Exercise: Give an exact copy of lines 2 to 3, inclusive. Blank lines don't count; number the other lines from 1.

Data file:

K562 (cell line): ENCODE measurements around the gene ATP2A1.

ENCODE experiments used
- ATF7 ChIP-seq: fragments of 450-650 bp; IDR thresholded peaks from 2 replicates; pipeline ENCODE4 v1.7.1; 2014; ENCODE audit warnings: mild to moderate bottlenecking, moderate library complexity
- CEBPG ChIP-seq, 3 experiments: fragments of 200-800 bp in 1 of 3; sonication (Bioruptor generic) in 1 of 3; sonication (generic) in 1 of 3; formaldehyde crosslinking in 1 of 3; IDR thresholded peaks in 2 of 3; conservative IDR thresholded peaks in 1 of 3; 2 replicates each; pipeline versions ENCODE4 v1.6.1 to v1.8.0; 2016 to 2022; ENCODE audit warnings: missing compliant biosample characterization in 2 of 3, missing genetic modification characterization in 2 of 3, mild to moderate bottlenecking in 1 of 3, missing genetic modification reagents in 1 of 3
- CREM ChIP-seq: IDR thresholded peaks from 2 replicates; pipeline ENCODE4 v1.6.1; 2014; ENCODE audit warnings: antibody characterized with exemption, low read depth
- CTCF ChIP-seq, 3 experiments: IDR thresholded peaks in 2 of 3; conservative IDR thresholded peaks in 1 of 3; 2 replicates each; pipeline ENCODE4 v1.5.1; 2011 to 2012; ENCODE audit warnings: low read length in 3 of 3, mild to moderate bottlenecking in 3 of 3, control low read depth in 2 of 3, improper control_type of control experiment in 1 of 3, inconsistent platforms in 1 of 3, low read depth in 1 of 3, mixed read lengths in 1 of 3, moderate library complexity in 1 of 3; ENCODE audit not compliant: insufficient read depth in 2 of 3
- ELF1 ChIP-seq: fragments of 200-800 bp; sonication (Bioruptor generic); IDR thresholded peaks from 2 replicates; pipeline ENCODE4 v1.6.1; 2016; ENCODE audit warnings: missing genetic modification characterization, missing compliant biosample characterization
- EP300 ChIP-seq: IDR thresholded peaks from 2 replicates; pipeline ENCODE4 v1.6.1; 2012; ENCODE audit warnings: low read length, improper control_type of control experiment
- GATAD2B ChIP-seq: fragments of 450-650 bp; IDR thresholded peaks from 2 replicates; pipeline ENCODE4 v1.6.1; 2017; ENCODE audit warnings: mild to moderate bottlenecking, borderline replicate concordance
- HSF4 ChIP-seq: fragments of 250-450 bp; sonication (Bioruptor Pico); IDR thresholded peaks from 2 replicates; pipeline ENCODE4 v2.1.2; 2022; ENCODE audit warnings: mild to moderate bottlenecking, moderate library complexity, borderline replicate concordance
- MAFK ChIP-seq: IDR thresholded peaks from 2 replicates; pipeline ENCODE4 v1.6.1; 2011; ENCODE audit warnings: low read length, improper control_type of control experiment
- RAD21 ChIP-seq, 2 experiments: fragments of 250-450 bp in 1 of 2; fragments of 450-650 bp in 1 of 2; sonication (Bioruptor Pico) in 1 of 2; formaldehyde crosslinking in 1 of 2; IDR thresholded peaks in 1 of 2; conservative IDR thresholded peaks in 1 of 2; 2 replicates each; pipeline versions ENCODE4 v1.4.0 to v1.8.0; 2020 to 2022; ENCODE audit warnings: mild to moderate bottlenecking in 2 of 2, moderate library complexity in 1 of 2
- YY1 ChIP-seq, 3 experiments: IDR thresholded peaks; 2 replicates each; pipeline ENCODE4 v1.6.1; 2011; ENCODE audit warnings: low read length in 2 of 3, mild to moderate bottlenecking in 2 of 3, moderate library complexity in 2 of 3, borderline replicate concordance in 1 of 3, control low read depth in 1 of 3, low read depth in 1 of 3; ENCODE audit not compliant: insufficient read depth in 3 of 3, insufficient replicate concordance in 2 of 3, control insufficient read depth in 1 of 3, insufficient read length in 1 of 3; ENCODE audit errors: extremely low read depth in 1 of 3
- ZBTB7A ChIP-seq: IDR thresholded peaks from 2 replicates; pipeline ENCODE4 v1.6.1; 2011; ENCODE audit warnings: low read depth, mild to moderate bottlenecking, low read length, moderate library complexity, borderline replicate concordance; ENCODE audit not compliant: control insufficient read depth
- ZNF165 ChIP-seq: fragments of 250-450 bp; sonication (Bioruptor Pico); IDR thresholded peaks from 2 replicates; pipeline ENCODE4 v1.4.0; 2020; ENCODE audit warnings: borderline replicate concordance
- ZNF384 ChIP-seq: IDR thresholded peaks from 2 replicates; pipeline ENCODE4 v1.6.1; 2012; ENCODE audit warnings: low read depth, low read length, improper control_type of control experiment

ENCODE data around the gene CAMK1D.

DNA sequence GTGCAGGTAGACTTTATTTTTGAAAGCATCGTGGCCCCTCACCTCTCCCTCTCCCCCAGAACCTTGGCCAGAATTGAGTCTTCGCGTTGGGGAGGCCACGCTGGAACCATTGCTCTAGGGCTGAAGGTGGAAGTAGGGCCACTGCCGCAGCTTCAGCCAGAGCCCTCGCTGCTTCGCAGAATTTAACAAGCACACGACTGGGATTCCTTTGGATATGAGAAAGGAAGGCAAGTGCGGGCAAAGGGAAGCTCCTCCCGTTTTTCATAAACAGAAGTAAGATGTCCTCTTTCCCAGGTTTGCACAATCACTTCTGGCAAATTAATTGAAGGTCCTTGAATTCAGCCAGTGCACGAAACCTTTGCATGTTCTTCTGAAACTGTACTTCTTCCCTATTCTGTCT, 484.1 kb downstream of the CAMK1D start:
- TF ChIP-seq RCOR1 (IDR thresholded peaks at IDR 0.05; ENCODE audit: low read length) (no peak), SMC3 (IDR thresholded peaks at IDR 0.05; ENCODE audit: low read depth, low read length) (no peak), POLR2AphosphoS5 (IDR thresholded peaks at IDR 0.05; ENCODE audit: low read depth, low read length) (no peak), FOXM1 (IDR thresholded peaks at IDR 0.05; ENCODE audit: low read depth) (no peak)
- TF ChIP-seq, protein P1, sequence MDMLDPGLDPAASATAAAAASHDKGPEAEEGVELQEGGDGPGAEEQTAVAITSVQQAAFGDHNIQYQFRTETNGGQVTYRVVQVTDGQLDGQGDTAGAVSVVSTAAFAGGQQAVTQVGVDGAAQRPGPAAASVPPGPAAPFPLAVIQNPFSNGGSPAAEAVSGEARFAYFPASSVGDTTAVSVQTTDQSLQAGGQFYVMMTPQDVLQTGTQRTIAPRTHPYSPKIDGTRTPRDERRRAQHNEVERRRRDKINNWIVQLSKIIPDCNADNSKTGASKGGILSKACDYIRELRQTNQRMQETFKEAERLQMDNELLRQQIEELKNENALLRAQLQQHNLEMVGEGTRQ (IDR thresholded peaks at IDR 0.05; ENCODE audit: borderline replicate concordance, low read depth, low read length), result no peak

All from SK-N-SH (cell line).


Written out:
ENCODE experiments used
- ATF7 ChIP-seq: fragments of 450-650 bp; IDR thresholded peaks from 2 replicates; pipeline ENCODE4 v1.7.1; 2014; ENCODE audit warnings: mild to moderate bottlenecking, moderate library complexity